# paretoset ¶

Compute the Pareto (non-dominated) set, i.e., skyline operator/query.

There are two common ways to optimize a function of several variables:

**Scalarization**combines objectives by a weighted sum: this gives a linear ordering and*single a minimum value*.- The
**Pareto set**contains efficient (non-dominated) solutions: this gives a partial ordering and*a set of minimal values*.

The disadvantage of scalarization is that objectives must be weighted a priori. The Pareto set contains every value that could be obtained by scalarization, but also values possibly not found by scalarization.

## Examples - Skyline queries for data analysis and insight¶

### Hotels that are cheap and close to the beach¶

In the database context, the Pareto set is called the *skyline* and computing the Pareto set is called a *skyline query*.
The folllowing example is from the paper “*The Skyline Operator*” by Börzsönyi et al.

Suppose you are going on holiday and you are looking for a hotel that is cheap and close to the beach. These two goals are complementary as the hotels near the beach tend to be more expensive. The database system is unable to decide which hotel is best for you, but it can at least present you all interesting hotels. Interesting are all hotels that are not worse than any other hotel in both dimensions. You can now make your final decision, weighing your personal preferences for price and distance to the beach.

Here’s an example showing hotels in the Pareto set.

```
from paretoset import paretoset
import pandas as pd
hotels = pd.DataFrame({"price": [50, 53, 62, 87, 83, 39, 60, 44],
"distance_to_beach": [13, 21, 19, 13, 5, 22, 22, 25]})
mask = paretoset(hotels, sense=["min", "min"])
paretoset_hotels = hotels[mask]
```

### Top performing salespeople¶

Suppose you wish to query a database for salespeople that might be eligible for a raise. To find top performers (low salary, but high sales) for every department:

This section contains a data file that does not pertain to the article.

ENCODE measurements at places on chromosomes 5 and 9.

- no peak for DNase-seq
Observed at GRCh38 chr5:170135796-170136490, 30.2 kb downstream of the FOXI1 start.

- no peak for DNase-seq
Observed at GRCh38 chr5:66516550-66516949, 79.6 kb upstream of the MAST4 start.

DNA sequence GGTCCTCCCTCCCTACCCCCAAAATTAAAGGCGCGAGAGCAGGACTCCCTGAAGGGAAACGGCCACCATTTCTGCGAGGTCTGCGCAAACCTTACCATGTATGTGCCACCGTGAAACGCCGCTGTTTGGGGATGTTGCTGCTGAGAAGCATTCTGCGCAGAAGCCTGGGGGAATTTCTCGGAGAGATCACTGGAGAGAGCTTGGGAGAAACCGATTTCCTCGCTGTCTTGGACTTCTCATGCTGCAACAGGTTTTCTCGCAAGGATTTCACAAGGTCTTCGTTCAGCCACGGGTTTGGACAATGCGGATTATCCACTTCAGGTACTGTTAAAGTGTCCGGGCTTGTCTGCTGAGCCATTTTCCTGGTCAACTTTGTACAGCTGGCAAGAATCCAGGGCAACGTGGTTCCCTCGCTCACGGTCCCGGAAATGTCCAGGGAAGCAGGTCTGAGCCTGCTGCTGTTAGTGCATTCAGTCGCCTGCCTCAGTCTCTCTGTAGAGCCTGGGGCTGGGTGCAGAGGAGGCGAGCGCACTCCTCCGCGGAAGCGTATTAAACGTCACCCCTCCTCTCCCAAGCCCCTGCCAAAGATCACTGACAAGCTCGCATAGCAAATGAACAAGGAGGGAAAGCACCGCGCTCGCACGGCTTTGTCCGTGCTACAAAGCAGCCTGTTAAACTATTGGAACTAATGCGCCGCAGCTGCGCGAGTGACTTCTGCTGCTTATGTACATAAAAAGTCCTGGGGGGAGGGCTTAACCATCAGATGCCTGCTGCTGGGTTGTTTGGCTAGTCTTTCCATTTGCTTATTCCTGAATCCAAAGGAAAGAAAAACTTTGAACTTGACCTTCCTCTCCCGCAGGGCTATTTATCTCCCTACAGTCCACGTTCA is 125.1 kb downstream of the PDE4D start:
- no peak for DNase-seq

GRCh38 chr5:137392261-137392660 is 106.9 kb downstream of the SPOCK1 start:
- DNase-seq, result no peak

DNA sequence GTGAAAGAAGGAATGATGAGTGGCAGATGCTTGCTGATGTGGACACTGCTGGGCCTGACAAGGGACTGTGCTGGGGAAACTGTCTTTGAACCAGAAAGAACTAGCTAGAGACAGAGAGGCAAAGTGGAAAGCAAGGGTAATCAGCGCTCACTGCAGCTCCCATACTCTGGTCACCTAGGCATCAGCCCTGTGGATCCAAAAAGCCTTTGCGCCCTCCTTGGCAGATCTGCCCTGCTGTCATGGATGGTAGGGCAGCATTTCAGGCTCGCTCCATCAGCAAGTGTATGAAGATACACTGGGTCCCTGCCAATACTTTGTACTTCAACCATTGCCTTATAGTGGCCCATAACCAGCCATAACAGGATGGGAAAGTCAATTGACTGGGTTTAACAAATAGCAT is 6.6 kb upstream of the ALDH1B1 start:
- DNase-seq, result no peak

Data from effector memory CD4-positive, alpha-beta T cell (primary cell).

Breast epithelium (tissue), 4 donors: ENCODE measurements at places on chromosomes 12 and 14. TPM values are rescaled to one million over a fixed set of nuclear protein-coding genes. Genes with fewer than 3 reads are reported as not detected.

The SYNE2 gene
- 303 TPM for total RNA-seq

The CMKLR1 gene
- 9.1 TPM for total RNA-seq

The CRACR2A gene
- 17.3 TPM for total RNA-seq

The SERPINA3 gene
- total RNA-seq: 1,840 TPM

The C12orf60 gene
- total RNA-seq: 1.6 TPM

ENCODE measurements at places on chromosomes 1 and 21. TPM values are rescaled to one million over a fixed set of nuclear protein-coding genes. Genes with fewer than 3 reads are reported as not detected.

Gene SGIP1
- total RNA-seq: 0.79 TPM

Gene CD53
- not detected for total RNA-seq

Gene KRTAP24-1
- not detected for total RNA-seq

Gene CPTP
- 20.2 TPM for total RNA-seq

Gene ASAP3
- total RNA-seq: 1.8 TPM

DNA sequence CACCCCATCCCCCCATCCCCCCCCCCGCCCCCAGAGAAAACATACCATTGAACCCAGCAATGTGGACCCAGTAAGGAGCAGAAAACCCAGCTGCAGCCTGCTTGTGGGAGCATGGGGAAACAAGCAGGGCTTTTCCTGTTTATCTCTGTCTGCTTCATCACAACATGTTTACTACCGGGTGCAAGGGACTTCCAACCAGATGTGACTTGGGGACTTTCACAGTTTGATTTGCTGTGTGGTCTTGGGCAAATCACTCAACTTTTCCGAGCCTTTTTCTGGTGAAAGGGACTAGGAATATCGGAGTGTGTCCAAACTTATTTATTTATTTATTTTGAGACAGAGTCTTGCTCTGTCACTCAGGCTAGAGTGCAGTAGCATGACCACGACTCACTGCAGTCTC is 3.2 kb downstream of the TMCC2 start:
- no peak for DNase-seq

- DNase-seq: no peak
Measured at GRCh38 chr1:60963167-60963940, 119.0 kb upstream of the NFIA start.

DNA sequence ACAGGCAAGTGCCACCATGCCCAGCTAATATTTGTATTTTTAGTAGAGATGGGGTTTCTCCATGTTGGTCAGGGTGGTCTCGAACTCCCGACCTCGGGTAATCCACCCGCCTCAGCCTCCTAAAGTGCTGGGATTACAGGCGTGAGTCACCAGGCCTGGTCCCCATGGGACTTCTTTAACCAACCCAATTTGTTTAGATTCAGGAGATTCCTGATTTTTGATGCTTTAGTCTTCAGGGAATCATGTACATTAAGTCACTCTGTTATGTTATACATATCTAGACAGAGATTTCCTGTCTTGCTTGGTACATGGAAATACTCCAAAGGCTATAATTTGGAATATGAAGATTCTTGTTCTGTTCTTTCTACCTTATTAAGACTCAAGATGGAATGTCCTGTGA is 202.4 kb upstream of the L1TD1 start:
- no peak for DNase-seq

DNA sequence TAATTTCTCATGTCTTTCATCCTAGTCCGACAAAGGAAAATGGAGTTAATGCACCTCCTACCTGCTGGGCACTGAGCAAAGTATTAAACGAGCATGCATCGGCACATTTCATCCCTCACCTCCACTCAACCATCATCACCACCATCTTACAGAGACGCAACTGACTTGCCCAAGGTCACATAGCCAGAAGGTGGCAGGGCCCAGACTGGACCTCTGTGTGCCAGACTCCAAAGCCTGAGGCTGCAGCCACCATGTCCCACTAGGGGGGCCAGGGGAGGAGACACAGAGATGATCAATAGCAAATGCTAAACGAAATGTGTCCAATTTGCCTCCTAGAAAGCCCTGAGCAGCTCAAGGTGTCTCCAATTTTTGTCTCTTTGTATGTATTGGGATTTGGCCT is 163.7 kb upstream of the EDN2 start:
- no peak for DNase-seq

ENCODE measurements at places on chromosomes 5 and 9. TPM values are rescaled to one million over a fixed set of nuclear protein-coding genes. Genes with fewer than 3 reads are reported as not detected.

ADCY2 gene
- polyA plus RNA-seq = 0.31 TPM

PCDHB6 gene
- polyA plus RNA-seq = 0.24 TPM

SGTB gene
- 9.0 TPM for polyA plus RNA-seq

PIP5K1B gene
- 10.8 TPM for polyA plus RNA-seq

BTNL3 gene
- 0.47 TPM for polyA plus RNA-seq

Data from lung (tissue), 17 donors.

```
from paretoset import paretoset
import pandas as pd
salespeople = pd.DataFrame(
{
"salary": [94, 107, 67, 87, 153, 62, 43, 115, 78, 77, 119, 127],
"sales": [123, 72, 80, 40, 64, 104, 106, 135, 61, 81, 162, 60],
"department": ["c", "c", "c", "b", "b", "a", "a", "c", "b", "a", "b", "a"],
}
)
mask = paretoset(salespeople, sense=["min", "max", "diff"])
top_performers = salespeople[mask]
```

## Example - Pareto efficient solutions in multiobjective optimization¶

Suppose you wish to query a database for salespeople that might be eligible for a raise. To find top performers (low salary, but high sales) for every department:

```
from paretoset import paretoset
import numpy as np
from collections import namedtuple
# Create Solution objects holding the problem solution and objective values
Solution = namedtuple("Solution", ["solution", "obj_value"])
solutions = [Solution(solution=object, obj_value=np.random.randn(2)) for _ in range(999)]
# Create an array of shape (solutions, objectives) and compute the non-dominated set
objective_values_array = np.vstack([s.obj_value for s in solutions])
mask = paretoset(objective_values_array, sense=["min", "max"])
# Filter the list of solutions, keeping only the non-dominated solutions
efficient_solutions = [solution for (solution, m) in zip(solutions, mask) if m]
```

## Installation¶

The software is available through GitHub, and through PyPI.
You may install the software using `pip`

.

```
pip install paretoset
```

## Contributing¶

You are very welcome to scrutinize the code and make pull requests if you have suggestions and improvements. Your submitted code must be PEP8 compliant, and all tests must pass.

## Performance¶

The graph below shows how long it takes to compute the Pareto set. Gaussian data has only a few observations in the Pareto set, while uniformly distributed data on a simplex has every observations in the Pareto set.

## References¶

- “
*The Skyline Operator*” by Börzsönyi et al. introduces the*Skyline Operator*in the database context.